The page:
Arizona continues to claw its way up the list of the Pollina Corporate Top 10 Pro-Business States annual report. Tucson commercial real estate activity will benefit.
The 2012 ranking of business-friendly states showed that Arizona rose from 21st best state in which to do business in 2011 to the 17th. Arizona raised its grade to a “B.”We at Commercial Real Estate Group of Tucson particularly like this report because it compares 32 factors that site selectors look at when considering Tucson commercial real estate for their corporations.
The report by the American Economic Development Institute and Pollina Corporate Real Estate Inc./ITRA Chicago also reflects 30 years of experience that Pollina has as a tenant representative.
Two sets of information are compared.
- Stage I covers labor, taxes and other factors that provide the environment in which businesses have to operate.
- Stage II examines incentives and economic development agency factors, efforts that help attract companies to locate in the state.
Arizona scored in the top 10 for Stage I, but not for Stage II. By improving Stage II efforts, the state can “substantially improve [its] ability to attract and retain high-quality and high-paying jobs,” according to the report.
Arizona’s Pro-Business Report Card
After at least four years with a “C” grade, Arizona improved to a “B” overall. Here’s the breakdown:
- Right to work
- Unemployment insurance costs
- Business inventory tax
- Property tax
- State budget deficit
- Workers compensation costs
- Individual tax index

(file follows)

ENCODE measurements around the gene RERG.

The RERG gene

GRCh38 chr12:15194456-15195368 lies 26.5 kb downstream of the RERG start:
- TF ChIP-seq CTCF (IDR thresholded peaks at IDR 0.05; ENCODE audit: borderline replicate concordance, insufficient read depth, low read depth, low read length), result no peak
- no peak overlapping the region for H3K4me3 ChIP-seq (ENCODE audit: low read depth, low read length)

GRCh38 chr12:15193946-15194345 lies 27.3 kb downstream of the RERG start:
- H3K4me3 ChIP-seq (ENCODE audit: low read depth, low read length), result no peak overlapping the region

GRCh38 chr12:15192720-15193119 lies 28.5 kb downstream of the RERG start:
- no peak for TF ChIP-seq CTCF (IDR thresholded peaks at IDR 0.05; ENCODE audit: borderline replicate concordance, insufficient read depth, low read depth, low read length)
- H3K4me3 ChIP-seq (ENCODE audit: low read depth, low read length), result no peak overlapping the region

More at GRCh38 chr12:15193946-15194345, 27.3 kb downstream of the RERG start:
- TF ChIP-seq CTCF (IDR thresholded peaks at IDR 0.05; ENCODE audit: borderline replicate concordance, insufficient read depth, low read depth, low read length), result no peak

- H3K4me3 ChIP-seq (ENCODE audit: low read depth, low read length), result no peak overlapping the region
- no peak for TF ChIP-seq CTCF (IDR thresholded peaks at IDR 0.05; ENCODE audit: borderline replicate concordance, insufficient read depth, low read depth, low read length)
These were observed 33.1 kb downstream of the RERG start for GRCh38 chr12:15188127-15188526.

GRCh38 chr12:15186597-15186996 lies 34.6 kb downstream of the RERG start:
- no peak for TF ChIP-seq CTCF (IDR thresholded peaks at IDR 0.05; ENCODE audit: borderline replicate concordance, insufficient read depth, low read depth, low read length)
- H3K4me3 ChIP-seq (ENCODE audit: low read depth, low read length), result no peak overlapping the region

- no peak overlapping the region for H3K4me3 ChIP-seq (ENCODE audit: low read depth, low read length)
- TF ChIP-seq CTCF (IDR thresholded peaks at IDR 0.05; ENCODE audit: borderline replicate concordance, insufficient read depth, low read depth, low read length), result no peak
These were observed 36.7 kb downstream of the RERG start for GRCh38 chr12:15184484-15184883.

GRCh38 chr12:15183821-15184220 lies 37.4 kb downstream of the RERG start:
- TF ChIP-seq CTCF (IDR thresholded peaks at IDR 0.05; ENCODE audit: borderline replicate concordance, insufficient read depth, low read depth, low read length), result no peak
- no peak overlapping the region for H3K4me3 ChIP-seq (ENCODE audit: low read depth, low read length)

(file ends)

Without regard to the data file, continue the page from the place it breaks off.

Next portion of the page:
- Comprehensive tax for mature firms
- Litigation environment
- Cost of electricity
- College completion rate
- Corporate tax index
- Transportation infrastructure
- Marketing/website/response to new and existing employers
- High school completion rate
- Average teachers compensation
- Unemployment rate
- Comprehensive tax for new firms
- Crime rate
- Economic development incentives
- Sales and gross receipt tax rate
Arizona’s Business-Friendly Challenges
It looks to us that the state needs to figure out a way to fund important programs, including education, law enforcement and economic development. But it’s got to find money other than sales and gross receipt taxes to fund them.
It’s a balance that requires some hard political choices about how to spend the budget surplus, cut other programs and impose other taxes.
But if the right decisions are made, we can benefit with corporations strongly considering and picking Arizona commercial real estate for location, relocation or expansion. And that’s a big win for the job front.